Tales from the trail—hiking alone as a woman

By Linda Rose

Over the summer, I had the great opportunity to fulfill one of my long-time goals and hike the Pacific Crest Trail. While the trail runs 2,650 miles from Mexico to Canada, I felt that 500 miles would give me an experience I was looking for without taking five to six months to complete the entire thing. My plan was to hike parts of Oregon and Washington alone, so I could gain a new perspective on life after 25 years as a Microsoft partner.

Linda on Mount Hood in Oregon.

Going solo was important for me as I wanted the time to reflect on the past and to think about my new life and plans for the future. Even before I began this venture, I was really intrigued at the questions and observations (both men and women) made about this upcoming sojourn. Here are the answers to the most commonly asked questions about going solo as a female hiker on the PCT:

  1. Aren’t you afraid to hike alone as a woman? No, should I be? Roughly half of section- and thru-hikers are women. Many women (a lot younger than I) are here from foreign countries like Germany, France, the Czech Republic, Australia and beyond. None I met were concerned to hike alone. We are all here to enjoy this wonderful experience and to help each other throughout this adventure.
  2. What will you do if something happens to you? The same thing a guy would do, lean on a fellow hiker for assistance or use my Garmin to communicate a SOS signal as to my whereabouts.
  3. Will you bring a gun to protect yourself? No, not sure if that is to protect myself from cougars, bears or just other people (all of which can be found on the trail) or all the above. Instead, I use good common sense; hang my food in the tree so bears don’t bother me, camp with other PCT hikers when available, cross raging rivers with others and only hitch-hike with another person. Yes, some hitch-hiking is required (getting into towns to resupply or in the case of Oregon, scooting around a forest fire on the trail). Pretty sure the guys would answer the same, except they would hitch-hike with a girl for a better chance to get a ride.
  4. Your husband is going to let you do this all by yourself? Yes, because he knows that even women are versant in setting up a tent, purifying water, reading a map, starting a campfire, crossing rivers and scaling the side of mountains (crampons, ice-ax, etc.). We have tools (satellite communications) to touch base daily should there be an issue. And most importantly, my husband has always been supportive of my goals and this one is no different.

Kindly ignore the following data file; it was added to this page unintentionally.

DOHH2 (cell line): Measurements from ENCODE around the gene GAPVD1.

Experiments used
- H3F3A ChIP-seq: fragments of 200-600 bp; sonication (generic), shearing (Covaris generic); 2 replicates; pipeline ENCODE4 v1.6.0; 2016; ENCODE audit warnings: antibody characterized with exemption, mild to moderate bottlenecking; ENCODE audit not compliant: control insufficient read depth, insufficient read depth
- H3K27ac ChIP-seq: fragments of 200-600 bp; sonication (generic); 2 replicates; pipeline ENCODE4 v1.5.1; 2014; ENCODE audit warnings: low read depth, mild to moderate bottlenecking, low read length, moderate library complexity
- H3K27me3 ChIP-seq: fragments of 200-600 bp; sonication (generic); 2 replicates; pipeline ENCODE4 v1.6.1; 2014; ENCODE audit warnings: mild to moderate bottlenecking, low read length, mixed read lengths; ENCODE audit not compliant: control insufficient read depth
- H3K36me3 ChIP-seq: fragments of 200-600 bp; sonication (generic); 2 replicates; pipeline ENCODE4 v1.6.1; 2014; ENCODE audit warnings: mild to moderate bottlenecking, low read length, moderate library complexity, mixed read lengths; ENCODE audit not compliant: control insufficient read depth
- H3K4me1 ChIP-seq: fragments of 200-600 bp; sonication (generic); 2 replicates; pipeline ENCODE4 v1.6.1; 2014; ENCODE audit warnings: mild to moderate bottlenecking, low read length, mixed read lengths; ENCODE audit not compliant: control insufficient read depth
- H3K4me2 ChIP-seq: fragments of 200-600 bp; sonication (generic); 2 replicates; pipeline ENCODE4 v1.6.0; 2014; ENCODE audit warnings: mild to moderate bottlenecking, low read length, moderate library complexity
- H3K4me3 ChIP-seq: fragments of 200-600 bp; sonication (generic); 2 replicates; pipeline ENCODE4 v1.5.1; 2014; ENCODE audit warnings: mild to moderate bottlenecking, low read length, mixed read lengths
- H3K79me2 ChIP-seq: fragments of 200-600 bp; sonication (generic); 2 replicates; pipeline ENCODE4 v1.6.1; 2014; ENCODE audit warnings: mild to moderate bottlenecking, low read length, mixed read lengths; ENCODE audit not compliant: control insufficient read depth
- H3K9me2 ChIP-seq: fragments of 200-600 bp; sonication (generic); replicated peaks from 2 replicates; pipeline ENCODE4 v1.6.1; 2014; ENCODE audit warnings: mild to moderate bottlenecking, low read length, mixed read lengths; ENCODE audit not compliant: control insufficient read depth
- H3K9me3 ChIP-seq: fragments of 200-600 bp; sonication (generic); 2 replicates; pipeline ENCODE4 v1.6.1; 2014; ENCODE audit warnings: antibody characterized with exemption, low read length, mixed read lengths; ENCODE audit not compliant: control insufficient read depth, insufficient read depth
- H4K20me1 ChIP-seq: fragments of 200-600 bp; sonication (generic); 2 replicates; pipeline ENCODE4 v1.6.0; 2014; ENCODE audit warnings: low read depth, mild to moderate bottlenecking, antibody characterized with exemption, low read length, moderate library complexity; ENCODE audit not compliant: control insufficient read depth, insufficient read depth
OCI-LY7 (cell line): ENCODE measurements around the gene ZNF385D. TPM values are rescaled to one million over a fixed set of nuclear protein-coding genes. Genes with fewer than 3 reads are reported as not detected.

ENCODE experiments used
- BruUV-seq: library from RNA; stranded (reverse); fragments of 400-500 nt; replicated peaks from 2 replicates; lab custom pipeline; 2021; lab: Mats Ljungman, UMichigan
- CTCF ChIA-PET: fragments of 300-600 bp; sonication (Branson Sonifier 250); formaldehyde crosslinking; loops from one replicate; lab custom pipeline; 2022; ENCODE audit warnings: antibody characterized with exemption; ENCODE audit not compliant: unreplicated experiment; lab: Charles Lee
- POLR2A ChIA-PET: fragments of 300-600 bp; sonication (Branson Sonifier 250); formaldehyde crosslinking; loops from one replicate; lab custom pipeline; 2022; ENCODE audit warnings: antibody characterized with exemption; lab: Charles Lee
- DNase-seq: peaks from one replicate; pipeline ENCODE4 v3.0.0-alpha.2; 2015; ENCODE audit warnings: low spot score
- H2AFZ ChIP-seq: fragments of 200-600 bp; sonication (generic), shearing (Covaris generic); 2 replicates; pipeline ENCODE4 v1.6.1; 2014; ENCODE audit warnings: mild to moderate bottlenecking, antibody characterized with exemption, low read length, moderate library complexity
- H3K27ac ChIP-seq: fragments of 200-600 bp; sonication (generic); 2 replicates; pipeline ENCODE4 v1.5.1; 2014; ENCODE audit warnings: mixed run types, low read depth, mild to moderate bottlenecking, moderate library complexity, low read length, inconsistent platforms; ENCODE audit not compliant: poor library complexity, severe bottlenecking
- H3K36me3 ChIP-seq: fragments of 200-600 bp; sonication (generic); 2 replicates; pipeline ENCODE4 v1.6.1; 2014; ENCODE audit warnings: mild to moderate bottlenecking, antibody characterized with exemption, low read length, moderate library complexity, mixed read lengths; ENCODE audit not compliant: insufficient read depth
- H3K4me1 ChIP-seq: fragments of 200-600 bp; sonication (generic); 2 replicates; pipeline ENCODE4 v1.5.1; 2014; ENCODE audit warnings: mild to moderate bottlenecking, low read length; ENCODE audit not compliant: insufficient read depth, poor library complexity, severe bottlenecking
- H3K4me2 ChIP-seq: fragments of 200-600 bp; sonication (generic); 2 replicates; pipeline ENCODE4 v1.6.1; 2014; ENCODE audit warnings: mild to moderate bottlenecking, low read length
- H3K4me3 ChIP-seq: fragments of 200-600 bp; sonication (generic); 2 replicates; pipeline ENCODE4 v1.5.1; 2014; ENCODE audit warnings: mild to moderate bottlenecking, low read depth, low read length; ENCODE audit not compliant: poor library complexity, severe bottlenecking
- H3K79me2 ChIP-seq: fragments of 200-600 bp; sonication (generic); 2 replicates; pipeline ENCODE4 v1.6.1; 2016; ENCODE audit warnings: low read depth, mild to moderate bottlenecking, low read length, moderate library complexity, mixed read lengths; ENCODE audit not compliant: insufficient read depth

5. And my favorite, the unspoken one: I thought just young people did that? You see two different generations on this trail; Millennials and Baby-boomers. Gen-Xer’s are almost nowhere to be found as they are at home bound to family and work obligations. I will have to admit, that I have not found any other women in the 50+ category so far on the trail, but I have found men in the 60+ category and several in their 70s. I think women at my age either feel climbing mountains is too much of a stretch or it is no longer something of interest, or maybe they feel their bodies just cannot handle it. (I certainly had my concerns about my hips.) Granted, my first week was difficult for sure. Packing 30-35 pounds on your back and the daily vertical changes of anywhere from 1,000 to 5,000 feet take their toll on your body.  Everything hurts! But, once I got my trail legs, my daily mileage increased from 10 miles per day to up to 22 miles per day. My excuses about weight gain in the past (slow metabolism, change in hormones, etc.) were no longer valid. Weight, regardless of what I ate, just dropped off. My legs became so much stronger and my waistline shrank before my eyes. Who wouldn’t want that in their mid- 50’s or at any age! And the guys….well they have the same aches and pains, lose weight, shrink their waistline and grow muscles, too. Seems like the trail has the same effect on everyone.

Photo by Vladimir Hanak.

Now looking back at these questions and answers, doesn’t it seem strange to differentiate women from men on the trail? And certainly going “solo” as a woman is not so daunting. We are all capable of anything and everything, so don’t let that fact you are a “woman” stop you from any dream or quest in business or in life. There will always be excuses or reasons why you shouldn’t do something (solo or otherwise), so go out there, strap on the tools you need for success and conquer that mountain! SOLO if you must!

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Read more of Linda Rose’s writing on Linkedin.

Photo by: Nathaniel Middleton